Although I'm not a huge fan of the IRA (who once bombed the railway station via which I commuted to and from school in Manchester every day--luckily for me this was years after I had left both school and the Manchester area), but Bobby Sands comes across as a weird kind of saint in this film. Partly I think this is because of a kind of absence of both time and violence in the beginning of the film, which creates a certain kind of context. A context in which sainthood seems possible. What do I mean? Well, here's the absence I'm talking about. We see a man wash his bloody knuckles before we see him get them bloody, and it's not really clear whether the later scene is a flashback or whether there is just a cycle in his life of violence and cleaning up after violence. This unclarity creates a sense of spinning wheels, like a vehicle stuck in mud or snow, the wheels going round but the overall movement amounting to nothing more than a little move back (flashback?) and a little move forward (no, this is the next day), then back again. We see the same man checking his car for bombs before driving to work, but not finding any. We also see a man clutching some kind of weapon or tool, followed by a wound on another man's head, without seeing the violence between the mere holding of the weapon and the existence of the wound. We see power and suffering, that is, but the violence is only implied. It is ubiquitous, though, this invisible violence.
After this beginning there is plenty of visible violence, mostly inside a prison, and mostly involving prisoners and what look like riot police: the few against the many, the unarmed against the armed, the naked against the uniformed, the visibly human against the machine-like, the wild against the controlling. It is hard not to sympathize with the prisoners. Christ's crucifixion with criminals is even brought up at one point, in a conversation between Sands and a priest, so martyrdom is in the air. So is nature, as a childhood trip from the city to the countryside is central to the ending of the film. Sands' hunger strike is presented as a kind of victory for the human spirit despite attempts to suffocate it.
But what kind of victory is it? We aren't given much reason to believe that the IRA's cause is just. Sands asserts that it is, or that he believes it to be. The priest he talks to (there is very little dialogue in the film apart from this conversation) sympathizes, and comments on the evils of "the Brits." But who exactly are the Brits, and what exactly have they done? Their face is the prison guards (who would be Northern Irish Protestants, of course, not people from Britain) and their voice is Margaret Thatcher, whose speeches we hear at times, without ever seeing her. "The Brits" are not really people, in other words, but a government or system, a force. It is clearly not a force for good. Its evil is far more clear in the film than is the goodness of Irish national unity. The attempt to fight an evil system by killing people, though, like the attempt to fight terror or terrorism by killing people, seems badly misguided. Understandable, but misguided.
The film shows us two other ways to fight the power. First is the dirty protest. Prisoners refuse to wear prison uniforms (which mark them as criminals rather than political prisoners) and cover as much of the prison as they can with shit and piss. Some of the smearings look like abstract expressionist art, but mostly I thought of the smell. I don't know how you could live like that and not vomit. Nasty physical reality versus something higher, less concrete, half beautiful, half insane. We oscillate between the mundane and the ideal.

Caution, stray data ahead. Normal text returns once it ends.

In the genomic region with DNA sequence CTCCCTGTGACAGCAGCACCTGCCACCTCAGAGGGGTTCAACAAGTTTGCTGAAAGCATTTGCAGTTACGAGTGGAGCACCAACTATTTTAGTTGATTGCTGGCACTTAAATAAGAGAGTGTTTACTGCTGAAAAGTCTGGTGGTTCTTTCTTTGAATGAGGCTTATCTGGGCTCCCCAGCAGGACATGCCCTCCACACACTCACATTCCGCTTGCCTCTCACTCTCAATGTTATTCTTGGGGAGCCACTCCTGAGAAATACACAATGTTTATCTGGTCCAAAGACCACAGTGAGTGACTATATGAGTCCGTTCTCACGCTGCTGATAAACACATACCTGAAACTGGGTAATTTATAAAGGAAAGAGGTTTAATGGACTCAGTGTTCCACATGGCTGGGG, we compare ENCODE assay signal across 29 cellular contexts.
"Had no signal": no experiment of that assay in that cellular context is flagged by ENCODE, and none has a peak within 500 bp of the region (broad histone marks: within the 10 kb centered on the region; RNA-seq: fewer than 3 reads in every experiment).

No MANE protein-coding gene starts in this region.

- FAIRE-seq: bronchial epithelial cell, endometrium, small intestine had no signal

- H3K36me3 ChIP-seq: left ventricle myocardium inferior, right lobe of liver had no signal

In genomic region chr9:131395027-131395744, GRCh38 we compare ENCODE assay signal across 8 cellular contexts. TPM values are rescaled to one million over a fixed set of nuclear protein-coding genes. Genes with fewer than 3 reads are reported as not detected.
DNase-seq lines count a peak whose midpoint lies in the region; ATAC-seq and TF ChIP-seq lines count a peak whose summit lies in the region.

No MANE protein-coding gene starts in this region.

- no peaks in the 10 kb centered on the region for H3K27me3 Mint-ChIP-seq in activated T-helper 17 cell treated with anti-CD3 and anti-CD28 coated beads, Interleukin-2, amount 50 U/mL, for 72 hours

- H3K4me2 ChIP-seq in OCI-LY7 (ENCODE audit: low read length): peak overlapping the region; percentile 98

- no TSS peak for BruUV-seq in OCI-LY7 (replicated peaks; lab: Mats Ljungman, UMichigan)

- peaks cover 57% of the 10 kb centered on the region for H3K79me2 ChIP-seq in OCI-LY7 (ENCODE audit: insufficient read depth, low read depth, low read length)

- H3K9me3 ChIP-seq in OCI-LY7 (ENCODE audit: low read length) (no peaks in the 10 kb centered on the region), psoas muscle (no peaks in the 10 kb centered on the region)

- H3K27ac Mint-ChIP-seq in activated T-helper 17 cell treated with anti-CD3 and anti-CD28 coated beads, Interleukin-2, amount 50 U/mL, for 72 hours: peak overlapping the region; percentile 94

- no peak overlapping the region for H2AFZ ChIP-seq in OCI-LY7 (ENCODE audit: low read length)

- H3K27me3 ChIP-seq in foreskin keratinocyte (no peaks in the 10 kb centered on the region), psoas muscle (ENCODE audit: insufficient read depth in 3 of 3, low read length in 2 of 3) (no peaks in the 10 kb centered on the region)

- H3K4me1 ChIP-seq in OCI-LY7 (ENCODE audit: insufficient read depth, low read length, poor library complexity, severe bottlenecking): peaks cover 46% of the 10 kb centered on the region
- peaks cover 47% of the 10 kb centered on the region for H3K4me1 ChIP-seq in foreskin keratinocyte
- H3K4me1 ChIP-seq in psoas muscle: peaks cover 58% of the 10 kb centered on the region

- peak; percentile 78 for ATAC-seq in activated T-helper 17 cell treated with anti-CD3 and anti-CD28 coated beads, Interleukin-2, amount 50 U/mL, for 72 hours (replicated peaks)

The second way is Sands' hunger strike. He dies (after 66 days), as do nine other hunger strikers. So do some prison guards, who are killed during the strike (there were 16, I think, but this statistic is far harder to find online than the number of hunger strikers). As a result of which the British government gives in, quietly, to the prisoners' demands. These demands, though, mostly concern what clothes the prisoners wear. The clothes have significance--are the IRA prisoners merely criminals or not?--but it's hard to see that it is worth dying or killing over this. Especially, turning to reality outside the film, now that the IRA has more or less died out without having got the united Ireland it wanted. Sands' death was not a battle won on the way to winning the war. The war, although I suppose not quite over, has pretty much been lost. If it is ever won it will be by peaceful means. So it won't be a war that is won. And it isn't clear that it matters whether it is won or not. What seems to matter is violence, human rights, democracy, (etc.) not the locations of borders or the colours of flags. ("Imagine all the people..." Corny, but better than nationalism. And much better than nationalism-inspired terrorism.)
And yet Sands' starving himself to death does not seem pointless. What matters is not so much what he achieves but that he refuses to give in. And it isn't what he refuses to do (wear these clothes, etc.) that matters, but his refusal to be controlled by a faceless, almost anonymous power ("the Brits"). His methods wouldn't work against any other kind of enemy. They are an assertion of humanity, especially mortality, against an inhuman force. But that sounds too trite. It's a very mysterious kind of act. What's so great about dying? What's so great about shit? It's almost the pointlessness of it all that is the point. If the goal is to achieve something then whoever has the most power wins. One way to beat power is to play a different game, a non-consequentialist game, a game that is played outside the causal nexus. If he wins at all he wins by being human. The reward is to die as a human being.